Practical experience suggests that music can have a positive effect on the welfare of dairy cows, which for some other animal species has been shown in earlier studies. Music could, furthermore, be a useful tool to support, for example, daily milking routines. In this pilot study we explored effects of music inside an automatic milking system (AMS) on cows’ milk yield and behavior. The experiment was conducted on a Finnish dairy farm with 56 cows in loose housing. Over two 2-day periods without and with selected music pieces played inside the AMS, data on daily milk yield (DMY), selection gate passing frequency (GP), milking frequency (MF), and milking interval (MI) were recorded. For analyses, data of 17 Holstein-Friesian cows were used. At cow level, mean values over repeated measurements without and with music were calculated, and analyzed by paired t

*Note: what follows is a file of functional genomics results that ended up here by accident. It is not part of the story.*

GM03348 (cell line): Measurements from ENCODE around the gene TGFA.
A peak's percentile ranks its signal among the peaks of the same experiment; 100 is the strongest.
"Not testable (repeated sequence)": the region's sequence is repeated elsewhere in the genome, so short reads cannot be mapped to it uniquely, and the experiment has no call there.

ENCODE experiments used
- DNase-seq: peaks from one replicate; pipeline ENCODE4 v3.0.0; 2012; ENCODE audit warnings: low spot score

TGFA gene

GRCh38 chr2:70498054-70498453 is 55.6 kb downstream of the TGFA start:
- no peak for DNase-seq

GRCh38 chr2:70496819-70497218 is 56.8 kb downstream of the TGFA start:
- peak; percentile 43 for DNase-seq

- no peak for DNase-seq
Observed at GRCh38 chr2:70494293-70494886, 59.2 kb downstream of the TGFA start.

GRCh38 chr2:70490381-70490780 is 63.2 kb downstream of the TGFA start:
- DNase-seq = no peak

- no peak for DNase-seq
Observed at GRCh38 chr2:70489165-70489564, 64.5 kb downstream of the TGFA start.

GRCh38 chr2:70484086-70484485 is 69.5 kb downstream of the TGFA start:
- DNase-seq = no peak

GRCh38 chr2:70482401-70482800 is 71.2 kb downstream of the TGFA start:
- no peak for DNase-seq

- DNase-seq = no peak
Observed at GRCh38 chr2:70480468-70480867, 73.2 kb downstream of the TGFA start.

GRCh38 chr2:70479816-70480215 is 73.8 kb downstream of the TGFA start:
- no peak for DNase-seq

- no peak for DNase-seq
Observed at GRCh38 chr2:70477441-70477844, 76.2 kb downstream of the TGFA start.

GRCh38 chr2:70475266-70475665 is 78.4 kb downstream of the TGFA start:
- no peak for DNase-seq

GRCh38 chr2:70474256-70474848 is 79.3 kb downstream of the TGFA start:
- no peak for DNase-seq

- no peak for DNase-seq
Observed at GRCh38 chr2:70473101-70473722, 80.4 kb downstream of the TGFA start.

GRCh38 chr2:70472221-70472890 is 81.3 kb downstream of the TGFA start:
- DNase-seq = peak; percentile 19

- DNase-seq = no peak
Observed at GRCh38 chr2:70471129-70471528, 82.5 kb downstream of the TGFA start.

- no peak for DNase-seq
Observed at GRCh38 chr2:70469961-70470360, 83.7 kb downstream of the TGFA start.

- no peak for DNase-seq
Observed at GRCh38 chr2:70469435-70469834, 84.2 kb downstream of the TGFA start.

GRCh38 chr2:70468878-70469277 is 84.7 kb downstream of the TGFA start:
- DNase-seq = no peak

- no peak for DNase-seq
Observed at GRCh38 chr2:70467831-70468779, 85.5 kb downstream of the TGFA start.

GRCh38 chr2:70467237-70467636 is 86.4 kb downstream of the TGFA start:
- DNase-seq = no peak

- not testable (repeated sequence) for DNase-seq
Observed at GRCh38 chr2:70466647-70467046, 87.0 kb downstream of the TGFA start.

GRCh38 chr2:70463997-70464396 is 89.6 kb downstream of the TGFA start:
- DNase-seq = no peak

-tests (DMY, MF) or Wilcoxon tests (MI, GP). During intervals with music versus without, cows passed the selection gate more often (15.8 versus 13.8) and had higher MF (3.0 vs. 2.8). No differences were found in MI (07:49:21 vs. 08:37:38) and DMY (36.5 vs. 37.0). The latter might be explained by a ceiling effect. Overall, the results suggest that the investigated sample of cows perceived the selected music as attractive and that playing music might be a practical tool to reduce necessary efforts of driving cows to milking.
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